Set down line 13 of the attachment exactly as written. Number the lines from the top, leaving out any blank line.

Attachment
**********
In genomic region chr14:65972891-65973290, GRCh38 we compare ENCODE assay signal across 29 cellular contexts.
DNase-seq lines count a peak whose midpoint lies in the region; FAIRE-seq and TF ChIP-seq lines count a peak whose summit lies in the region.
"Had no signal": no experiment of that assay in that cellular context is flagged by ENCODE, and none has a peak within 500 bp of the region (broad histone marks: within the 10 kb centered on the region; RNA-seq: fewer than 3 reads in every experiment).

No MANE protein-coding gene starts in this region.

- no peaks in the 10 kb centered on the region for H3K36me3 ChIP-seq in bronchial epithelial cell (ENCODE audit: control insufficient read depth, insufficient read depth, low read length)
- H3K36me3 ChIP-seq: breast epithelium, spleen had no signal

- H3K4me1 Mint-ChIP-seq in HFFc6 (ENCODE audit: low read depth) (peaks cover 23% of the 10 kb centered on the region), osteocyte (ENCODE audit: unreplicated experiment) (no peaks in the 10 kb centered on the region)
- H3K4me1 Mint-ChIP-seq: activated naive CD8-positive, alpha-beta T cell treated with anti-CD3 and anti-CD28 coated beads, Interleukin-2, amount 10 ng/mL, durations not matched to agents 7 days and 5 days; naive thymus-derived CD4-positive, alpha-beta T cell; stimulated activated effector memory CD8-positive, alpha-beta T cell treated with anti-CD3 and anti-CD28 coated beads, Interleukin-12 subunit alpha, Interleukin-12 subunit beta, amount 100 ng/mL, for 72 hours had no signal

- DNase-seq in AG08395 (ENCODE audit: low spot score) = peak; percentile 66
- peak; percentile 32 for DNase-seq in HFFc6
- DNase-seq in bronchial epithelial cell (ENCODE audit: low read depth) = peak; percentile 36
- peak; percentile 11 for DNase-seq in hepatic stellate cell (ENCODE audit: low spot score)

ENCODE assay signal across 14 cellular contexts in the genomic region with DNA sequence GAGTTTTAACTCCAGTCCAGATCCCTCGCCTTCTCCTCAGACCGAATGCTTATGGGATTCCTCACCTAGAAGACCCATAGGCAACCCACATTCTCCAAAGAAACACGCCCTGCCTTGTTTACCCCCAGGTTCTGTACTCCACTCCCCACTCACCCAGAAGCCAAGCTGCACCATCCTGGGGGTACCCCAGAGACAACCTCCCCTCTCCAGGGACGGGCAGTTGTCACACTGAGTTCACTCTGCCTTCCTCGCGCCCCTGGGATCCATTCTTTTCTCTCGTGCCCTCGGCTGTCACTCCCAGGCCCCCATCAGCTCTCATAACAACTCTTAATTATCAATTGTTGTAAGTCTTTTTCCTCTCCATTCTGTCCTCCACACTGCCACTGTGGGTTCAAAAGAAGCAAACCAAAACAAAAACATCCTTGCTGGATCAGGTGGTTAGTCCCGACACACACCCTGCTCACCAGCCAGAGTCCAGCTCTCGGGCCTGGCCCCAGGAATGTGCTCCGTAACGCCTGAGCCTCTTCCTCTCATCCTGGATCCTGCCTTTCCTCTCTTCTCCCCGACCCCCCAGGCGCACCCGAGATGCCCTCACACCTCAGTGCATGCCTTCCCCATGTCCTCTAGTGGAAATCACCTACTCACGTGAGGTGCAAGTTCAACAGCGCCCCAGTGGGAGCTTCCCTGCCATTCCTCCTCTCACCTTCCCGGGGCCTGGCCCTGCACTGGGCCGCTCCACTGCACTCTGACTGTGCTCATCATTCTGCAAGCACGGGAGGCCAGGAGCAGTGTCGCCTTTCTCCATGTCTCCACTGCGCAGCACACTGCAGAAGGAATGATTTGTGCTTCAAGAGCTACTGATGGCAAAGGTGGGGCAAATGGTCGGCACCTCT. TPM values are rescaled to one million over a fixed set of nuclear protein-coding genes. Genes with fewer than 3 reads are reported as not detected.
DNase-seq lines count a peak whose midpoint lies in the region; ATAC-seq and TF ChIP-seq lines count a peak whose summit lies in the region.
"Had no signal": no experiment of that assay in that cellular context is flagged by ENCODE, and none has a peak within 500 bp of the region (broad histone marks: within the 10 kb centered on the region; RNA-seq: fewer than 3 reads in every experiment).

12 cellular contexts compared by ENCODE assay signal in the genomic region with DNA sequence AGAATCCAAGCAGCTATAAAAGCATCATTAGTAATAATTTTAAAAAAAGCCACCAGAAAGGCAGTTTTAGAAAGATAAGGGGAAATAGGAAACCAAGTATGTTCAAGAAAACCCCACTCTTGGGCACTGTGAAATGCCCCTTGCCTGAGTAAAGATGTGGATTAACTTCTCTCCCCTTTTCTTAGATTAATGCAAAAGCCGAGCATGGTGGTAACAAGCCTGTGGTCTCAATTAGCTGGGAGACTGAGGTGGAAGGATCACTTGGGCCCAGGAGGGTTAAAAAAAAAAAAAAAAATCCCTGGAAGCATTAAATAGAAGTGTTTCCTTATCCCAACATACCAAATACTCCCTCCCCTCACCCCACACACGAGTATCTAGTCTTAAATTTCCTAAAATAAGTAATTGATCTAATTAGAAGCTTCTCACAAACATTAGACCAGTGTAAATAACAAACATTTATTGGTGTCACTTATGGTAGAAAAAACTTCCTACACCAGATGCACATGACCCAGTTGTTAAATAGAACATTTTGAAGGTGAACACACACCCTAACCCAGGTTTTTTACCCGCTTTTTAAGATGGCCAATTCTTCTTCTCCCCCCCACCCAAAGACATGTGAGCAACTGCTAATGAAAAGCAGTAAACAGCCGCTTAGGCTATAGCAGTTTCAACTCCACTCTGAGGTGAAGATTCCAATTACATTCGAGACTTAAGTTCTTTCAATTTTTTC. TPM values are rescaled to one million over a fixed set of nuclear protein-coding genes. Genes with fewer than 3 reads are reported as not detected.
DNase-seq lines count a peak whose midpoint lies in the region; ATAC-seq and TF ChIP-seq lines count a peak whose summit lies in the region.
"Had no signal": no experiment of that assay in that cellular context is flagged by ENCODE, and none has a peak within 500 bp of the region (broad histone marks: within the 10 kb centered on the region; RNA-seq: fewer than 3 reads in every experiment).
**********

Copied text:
ENCODE assay signal across 14 cellular contexts in the genomic region with DNA sequence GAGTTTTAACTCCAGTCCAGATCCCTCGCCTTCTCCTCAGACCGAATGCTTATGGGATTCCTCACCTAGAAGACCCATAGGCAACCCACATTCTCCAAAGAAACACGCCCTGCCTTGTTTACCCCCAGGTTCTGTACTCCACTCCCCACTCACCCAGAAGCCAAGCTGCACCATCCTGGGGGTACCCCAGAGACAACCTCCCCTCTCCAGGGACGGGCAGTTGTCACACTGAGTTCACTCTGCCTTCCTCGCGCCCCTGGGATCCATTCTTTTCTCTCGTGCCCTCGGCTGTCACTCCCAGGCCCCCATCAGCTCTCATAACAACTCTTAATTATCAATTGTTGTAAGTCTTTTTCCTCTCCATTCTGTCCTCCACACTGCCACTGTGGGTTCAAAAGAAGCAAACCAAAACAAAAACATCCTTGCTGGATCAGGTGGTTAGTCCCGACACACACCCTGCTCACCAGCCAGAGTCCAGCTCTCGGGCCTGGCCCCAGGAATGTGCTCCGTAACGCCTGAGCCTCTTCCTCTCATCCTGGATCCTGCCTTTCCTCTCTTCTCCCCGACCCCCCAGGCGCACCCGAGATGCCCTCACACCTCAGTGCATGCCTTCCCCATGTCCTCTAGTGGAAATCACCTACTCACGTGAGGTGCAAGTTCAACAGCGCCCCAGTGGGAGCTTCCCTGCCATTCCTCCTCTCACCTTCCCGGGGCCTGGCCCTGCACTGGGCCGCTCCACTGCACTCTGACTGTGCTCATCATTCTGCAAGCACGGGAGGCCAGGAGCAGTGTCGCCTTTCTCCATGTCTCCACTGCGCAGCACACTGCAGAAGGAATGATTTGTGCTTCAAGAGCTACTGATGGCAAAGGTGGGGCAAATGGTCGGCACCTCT. TPM values are rescaled to one million over a fixed set of nuclear protein-coding genes. Genes with fewer than 3 reads are reported as not detected.